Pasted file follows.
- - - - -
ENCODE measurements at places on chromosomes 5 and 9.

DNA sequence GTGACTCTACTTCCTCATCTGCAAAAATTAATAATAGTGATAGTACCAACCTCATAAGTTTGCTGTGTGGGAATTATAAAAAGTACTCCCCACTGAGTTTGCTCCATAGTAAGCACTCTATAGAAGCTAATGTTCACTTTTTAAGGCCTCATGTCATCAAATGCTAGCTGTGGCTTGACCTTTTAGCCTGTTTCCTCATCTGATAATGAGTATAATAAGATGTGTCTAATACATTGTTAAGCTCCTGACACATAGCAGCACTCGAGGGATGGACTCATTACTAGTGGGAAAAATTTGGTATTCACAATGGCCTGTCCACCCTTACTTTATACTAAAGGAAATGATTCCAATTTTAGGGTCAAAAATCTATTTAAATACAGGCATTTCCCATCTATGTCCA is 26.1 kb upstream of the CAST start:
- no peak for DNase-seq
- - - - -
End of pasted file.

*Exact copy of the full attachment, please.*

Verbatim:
ENCODE measurements at places on chromosomes 5 and 9.

DNA sequence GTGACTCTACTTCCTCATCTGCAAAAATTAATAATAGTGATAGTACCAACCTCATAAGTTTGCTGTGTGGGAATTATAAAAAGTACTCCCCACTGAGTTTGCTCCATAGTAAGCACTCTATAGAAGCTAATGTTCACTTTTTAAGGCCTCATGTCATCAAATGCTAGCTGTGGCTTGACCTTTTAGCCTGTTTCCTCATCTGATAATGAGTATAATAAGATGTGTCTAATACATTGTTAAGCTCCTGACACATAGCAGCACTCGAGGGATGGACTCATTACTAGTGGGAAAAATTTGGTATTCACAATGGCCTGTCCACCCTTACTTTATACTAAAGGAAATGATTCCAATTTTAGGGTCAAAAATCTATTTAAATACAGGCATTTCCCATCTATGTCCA is 26.1 kb upstream of the CAST start:
- no peak for DNase-seq